When you want to add a couple of fields to an existing content type (including reference fields), you may decide to create a whole new product that subclasses that type. You then have a whole bunch of code to maintain and you are dependent on changes that may occur in your parent class. Or you let ArchGenXML make your product use archetypes.schemaextender and your day gets brighter.


You must install the archetypes.schemaextender product.

Adding a field to an existing content type

Let's say you want to add superPower (a field) to HumanBeing

(a class).

  1. Let the content type to extend, e.g. "HumanBeing", be present in your diagram (as a class, possibly with the <<stub>> stereotype)
  2. Create an interface, e.g. "ISuperHero" (the "I" helps remembering this is an interface), in your diagram ; it has the <<interface>> stereotype
  3. Draw a realization arrow from "HumanBeing" to "ISuperHero"
  4. Create a class, e.g. "SuperHero", in your diagram and give it the <<extender>> stereotype
  5. Add any field (s), e.g. "superPower", to this extender
  6. Create a realization arrow from the extender class to the interface, e.g. from "SuperHero" to "ISuperHero", remove its <<realize>> stereotype and replace it with a <<adapts>> stereotype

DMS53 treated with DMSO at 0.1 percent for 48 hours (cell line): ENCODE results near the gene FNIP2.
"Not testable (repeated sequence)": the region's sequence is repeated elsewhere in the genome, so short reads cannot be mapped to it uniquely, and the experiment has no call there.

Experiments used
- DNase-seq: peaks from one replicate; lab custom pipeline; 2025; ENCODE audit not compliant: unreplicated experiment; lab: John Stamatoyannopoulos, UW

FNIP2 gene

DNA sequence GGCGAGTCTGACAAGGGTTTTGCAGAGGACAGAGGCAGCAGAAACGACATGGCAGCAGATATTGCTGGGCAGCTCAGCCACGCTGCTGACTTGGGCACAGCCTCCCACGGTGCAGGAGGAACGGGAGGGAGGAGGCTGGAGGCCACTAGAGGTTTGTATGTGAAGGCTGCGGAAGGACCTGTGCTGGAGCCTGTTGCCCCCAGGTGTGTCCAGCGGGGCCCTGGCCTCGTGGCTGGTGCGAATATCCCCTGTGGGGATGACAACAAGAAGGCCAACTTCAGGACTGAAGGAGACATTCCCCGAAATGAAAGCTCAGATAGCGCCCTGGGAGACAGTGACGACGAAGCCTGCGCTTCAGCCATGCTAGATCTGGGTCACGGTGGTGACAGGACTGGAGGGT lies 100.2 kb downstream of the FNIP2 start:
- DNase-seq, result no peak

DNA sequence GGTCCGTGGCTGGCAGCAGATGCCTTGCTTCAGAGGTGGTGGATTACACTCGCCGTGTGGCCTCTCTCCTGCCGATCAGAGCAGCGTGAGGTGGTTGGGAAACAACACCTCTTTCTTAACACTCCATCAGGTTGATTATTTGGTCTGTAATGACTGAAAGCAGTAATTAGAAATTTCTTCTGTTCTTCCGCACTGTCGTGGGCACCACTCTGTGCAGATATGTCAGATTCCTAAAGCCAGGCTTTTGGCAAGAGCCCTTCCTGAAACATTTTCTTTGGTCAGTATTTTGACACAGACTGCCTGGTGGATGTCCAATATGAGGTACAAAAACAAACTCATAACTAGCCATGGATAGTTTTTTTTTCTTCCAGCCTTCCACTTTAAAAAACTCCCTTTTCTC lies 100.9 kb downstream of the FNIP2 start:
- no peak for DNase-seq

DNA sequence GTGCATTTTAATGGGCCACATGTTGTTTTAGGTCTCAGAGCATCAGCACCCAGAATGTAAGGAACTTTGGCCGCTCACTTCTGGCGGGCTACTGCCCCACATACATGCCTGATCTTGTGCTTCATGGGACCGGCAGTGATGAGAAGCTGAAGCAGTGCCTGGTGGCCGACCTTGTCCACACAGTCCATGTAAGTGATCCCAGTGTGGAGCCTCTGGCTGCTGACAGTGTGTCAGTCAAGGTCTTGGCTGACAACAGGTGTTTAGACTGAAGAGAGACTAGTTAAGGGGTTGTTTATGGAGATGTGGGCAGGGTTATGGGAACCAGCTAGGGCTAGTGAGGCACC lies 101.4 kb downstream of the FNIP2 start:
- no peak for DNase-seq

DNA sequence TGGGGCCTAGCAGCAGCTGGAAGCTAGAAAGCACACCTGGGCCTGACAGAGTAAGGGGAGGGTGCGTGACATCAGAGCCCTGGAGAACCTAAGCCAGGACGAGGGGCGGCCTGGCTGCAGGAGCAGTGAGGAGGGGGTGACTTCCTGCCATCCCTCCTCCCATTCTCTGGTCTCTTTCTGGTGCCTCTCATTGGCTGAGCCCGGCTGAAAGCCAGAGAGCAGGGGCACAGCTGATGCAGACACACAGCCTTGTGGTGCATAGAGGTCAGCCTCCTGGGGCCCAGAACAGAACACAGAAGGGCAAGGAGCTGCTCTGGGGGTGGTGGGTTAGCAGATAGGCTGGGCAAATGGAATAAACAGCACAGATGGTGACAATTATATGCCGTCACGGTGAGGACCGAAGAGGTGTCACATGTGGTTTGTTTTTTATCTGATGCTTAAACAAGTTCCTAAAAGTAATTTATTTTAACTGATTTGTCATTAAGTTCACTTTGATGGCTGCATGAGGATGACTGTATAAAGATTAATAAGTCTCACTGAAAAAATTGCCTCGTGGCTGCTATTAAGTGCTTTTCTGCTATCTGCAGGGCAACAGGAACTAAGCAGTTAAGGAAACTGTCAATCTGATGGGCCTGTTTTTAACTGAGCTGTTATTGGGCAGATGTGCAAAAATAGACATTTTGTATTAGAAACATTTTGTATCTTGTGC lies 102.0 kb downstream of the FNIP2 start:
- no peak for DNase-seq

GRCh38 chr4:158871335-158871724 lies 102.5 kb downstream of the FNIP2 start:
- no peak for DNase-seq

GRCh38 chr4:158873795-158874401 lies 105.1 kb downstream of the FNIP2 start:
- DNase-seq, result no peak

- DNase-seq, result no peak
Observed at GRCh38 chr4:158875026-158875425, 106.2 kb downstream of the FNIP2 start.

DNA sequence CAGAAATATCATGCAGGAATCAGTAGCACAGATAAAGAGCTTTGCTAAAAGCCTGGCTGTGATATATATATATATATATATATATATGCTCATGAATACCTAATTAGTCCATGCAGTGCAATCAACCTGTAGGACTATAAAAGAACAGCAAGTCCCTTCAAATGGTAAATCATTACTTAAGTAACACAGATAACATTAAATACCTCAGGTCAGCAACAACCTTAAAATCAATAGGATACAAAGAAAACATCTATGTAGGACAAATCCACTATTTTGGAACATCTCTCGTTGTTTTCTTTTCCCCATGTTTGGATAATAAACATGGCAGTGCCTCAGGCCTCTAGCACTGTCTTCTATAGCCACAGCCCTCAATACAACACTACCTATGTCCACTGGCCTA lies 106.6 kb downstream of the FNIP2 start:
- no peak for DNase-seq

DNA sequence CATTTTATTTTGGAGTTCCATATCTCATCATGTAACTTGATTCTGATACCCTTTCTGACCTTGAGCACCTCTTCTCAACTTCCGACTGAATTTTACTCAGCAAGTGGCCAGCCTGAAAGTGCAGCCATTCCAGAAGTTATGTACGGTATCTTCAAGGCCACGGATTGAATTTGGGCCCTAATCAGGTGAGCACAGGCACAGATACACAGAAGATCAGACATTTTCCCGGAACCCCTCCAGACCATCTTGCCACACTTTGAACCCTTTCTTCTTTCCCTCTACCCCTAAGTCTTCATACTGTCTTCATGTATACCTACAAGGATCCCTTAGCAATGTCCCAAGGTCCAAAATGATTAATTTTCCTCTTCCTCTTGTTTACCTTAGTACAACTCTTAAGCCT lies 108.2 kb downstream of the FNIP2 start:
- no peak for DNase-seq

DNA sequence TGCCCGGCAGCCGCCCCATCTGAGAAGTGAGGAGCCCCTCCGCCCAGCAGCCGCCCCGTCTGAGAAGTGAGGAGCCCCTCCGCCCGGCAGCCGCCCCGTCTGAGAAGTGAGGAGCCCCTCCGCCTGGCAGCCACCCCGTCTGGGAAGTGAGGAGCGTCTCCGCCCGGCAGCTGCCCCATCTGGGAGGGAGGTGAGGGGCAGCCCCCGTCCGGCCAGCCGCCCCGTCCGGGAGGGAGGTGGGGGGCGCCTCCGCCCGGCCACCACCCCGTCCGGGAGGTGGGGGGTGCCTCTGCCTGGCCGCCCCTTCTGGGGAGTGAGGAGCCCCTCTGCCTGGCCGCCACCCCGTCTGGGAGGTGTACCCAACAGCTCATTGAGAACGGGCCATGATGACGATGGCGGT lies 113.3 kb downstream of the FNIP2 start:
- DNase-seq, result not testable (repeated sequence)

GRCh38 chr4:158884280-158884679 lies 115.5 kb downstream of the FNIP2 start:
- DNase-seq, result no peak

7. Generate & Done

Now every new instance of HumanBeing will have the superPower field in its schema, default view and default edit form. And even if the developer of the HumanBeing content type decides to remove its arms or legs, human beings (all of them) will still have super powers because you declared they are super heros (they implement ISuperHero).

Note that, in order to add these stereotypes (<<extender>>, <<adapts>>) to your (Argo)UML model, you have to create a stereotype, give it the proper name (extender, adapts) and select its proper "Super-class" in the properties tab (you either select class for class stereotypes, or abstraction for the "adapts" stereotype).

Example model and additional features

AGX support of archetypes schemaextender is illustrated by the example model in the screenshot below :

Screenshot of a model showing how to use AGX with schemaextender

You may note from this example model that AGX support of archetypes.schemaextender comes with a bunch of funny features :

  • support for adapters and named adapters
  • adapted interfaces (or classes) can be external to your model (using the <<stub>> stereotype)
  • you can even let a stub class implement a stub interface : in the example above, the HumanBeing stub class has a realization arrow to IAStubInterfaceFromYetAnotherProduct, which will be turned by AGX into a five:implement ZCML declaration. This is useful when you want to integrate 2 distinct third party products via your own product. Your model is then nothing more than a "glue" model, which is a good thing in many cases.